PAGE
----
Best Wishes
Jude


Post - Top - Home - Printer Friendly - Translate

Subject: RE: Ken Burns: The War
From: Riginslinger
Date: 25 Sep 07 - 09:04 AM

I started to watch it, but I guess I'm just too sick of war.


Post - Top - Home - Printer Friendly - Translate

Subject: RE: Ken Burns: The War
From: Stilly River Sage
Date: 25 Sep 07 - 12:06 PM

The point made by some of us is we NEED to be sick of war. Sick enough to finally make a stand.


Post - Top - Home - Printer Friendly - Translate

Subject: RE: Ken Burns: The War
From: katlaughing
Date: 25 Sep 07 - 01:23 PM

NPR did a story, this morning, on one of the soldiers who evidently was featured in this documentary. It was stunning. I sat in my car in a parking lot, tears rolling down my face as I listened. Audio is enough for me to remember; I cannot take the images into my heart and mind. It is a self-protection for me not to watch it and I have no problem remembering, ever, what I have already seen and heard about this war since I was very young.

Here is the bit from NPR (the audio is avialable, plus more stories HERE on Morning Edition):

Vernon Tott quit high school and snuck into the military so he could fight for his country. Like many soldiers, Tott learned to accept the realities of war. His 84th Infantry Division fought in the Battle of the Bulge and lost a third of its troops. But, when Tott's battalion headed toward the city of Hannover, sic Germany, in April 1945, members of the 84th were totally unprepared for their next encounter.

"There was a road," says concentration camp survivor Ben Sieradzki. "And we saw soldiers. One of them brought out a ... baseball."

The barely alive survivors of the Ahlem slave labor camp realized the soldiers must be Americans.

"We started screaming, 'Come on up here, come on up here,' and some of them were just bewildered. They didn't know it was a concentration camp," Sieradzki said.

Tott, who died in 2005 from cancer, said he and the other soldiers were unaware of the existence of the camps and were shocked at what they saw.

"We were witnessing hell on earth," Tott said at an 84th Infantry reunion. "Piles of dead bodies. Men in ragged clothing that were just skin and bones ... Me and the soldiers with me, it made us sick to your stomachs and even cried what we seen there."

Forgetting the War

What the soldiers saw were wraithlike prisoners, some near death lying in their own urine, ravaged by dysentery, typhus and other diseases. A few days before, German guards marched hundreds of able-bodied prisoners to the Bergen-Belsen death camp. They left those too sick, like Sieradzki, to die.

Not quite believing what he saw and wanting to share his horrified disbelief with family back in Sioux City, Iowa, Tott pulled out his pocket camera.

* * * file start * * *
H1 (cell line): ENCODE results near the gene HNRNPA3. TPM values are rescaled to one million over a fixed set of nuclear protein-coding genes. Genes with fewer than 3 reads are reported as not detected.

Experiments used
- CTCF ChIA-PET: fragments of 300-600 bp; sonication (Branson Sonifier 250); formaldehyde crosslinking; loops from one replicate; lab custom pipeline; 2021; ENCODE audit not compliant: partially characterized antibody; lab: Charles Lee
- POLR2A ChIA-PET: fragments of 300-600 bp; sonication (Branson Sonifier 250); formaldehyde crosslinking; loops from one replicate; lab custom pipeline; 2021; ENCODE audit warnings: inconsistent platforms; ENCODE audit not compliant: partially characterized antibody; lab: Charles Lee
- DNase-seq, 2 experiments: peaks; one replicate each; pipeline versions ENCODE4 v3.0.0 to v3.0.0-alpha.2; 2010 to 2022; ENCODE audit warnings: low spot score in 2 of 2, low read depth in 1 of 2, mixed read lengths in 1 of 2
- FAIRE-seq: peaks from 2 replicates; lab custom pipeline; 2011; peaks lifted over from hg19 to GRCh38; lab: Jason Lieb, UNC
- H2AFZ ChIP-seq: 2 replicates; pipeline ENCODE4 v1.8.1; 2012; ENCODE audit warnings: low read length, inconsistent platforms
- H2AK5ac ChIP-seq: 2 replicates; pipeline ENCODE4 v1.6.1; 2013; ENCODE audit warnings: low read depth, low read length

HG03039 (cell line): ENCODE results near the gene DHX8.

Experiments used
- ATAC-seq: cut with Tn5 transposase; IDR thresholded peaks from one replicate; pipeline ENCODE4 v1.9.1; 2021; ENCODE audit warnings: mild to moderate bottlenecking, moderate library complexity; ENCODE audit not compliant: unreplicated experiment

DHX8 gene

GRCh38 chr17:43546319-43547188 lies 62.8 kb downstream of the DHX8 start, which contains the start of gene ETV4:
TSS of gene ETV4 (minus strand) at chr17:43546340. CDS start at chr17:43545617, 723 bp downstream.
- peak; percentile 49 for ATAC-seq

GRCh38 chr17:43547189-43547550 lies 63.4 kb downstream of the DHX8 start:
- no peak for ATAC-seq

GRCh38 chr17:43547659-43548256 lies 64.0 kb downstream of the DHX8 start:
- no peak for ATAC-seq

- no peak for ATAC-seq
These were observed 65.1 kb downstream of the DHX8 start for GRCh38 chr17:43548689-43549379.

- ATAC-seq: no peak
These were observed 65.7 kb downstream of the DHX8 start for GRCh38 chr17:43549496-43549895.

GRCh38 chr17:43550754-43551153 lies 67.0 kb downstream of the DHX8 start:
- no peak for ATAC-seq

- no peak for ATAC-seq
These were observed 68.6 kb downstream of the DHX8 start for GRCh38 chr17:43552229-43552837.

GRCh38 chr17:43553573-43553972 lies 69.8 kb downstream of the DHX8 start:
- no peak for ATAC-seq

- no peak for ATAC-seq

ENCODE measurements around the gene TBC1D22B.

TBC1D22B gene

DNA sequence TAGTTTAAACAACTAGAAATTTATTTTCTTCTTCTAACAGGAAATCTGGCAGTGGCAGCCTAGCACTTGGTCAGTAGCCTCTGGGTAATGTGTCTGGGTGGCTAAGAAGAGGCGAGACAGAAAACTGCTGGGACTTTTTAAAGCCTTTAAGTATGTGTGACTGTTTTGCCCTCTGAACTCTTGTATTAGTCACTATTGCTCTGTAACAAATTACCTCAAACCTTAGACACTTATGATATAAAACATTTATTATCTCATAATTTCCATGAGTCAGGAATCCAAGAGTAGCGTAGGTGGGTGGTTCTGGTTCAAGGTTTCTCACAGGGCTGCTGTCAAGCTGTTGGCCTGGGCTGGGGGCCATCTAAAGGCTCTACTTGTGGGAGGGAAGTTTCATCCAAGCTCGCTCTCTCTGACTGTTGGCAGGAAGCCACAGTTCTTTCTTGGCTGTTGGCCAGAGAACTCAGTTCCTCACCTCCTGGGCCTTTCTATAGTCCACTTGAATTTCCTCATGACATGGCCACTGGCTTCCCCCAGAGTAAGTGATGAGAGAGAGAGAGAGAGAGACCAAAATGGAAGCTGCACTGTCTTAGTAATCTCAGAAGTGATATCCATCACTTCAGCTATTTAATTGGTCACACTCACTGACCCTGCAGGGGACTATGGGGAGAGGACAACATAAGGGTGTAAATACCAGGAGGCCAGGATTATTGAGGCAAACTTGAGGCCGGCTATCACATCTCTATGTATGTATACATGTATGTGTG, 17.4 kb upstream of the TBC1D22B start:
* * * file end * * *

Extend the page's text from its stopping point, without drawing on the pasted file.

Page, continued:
"Actually, the infantrymen weren't supposed to carry cameras, but a lot of them did, so I got a lot of pictures during the war," he said.

After the war, Tott stashed his photographs from Ahlem in a shoebox on a shelf in his basement in Sioux City. He put the war behind him.

"I think so many people put away that stuff on a shelf and wanted to forget," said his stepdaughter, Donna Jensen. "I think our whole country's put it on a shelf."

Stepson Jon Sadler remembers rummaging through the basement with his friends and sneaking peeks at the photos.

"In junior high, we'd open up the box and think, boy, this is terrible," Sadler said. "Look what my dad saw in the war. We just always assumed nobody ... in those pictures [survived]. They looked so horrible and sick."

Searching for the Photographer

For 50 years, Tott held the same assumption. Then, in his army newsletter in 1995, Tott spotted an inquiry from Sieradzki, a retired engineer in Berkeley, Calif. Sieradzki was searching for whoever took photographs of himself and other prisoners when Ahlem was liberated.

Tott went into his basement and found his old shoebox. He called Sieradzki, who remembers, "The telephone rang. 'My name is Vernon Tott and I think you're looking for me.' And I said, 'Are you still a tall blonde fellow?' And he said, 'Not any longer.'"

The two men talked many times that day. Tott made copies of his black-and-white snapshots and sent them to Sieradzki. In one of the photos, Sieradzki saw dead bodies piled on the ground in front of some barracks. In the foreground, was a huddle of skeletal prisoners. On the extreme left he saw himself.

Just hours before that picture was taken, the prisoners were handed some civilian clothes. Sieradzki changed out of his striped, ragged uniform into a "funny looking" jacket, hat and pants, which were too long, so he stuck them in his socks. This is the only known photograph of Sieradzki at liberation.

Sieradzki was 18 years old and weighed less than 80 pounds. He had endured more than five years of unimagined misery. It started in 1939, when his family was forced to live in a rundown slum district in Lodz, Poland, with 200,000 other Jews, called the Lodz Ghetto.

During this time, Sieradzki's parents and one sister were taken away and killed. His other sister died in the Auschwitz-Birkenau death camp. Sieradzki survived three concentration camps, including Auschwitz, and eventually ended up in the slave labor camp called Ahlem, near Hannover, Germany. Near the end, his worsening health confined him to the barracks.

"They called people like me musselmen — goners," he writes in a short story about the war years. "Other prisoners started to steal my ration of food. There was no use to waste food on the likes of me."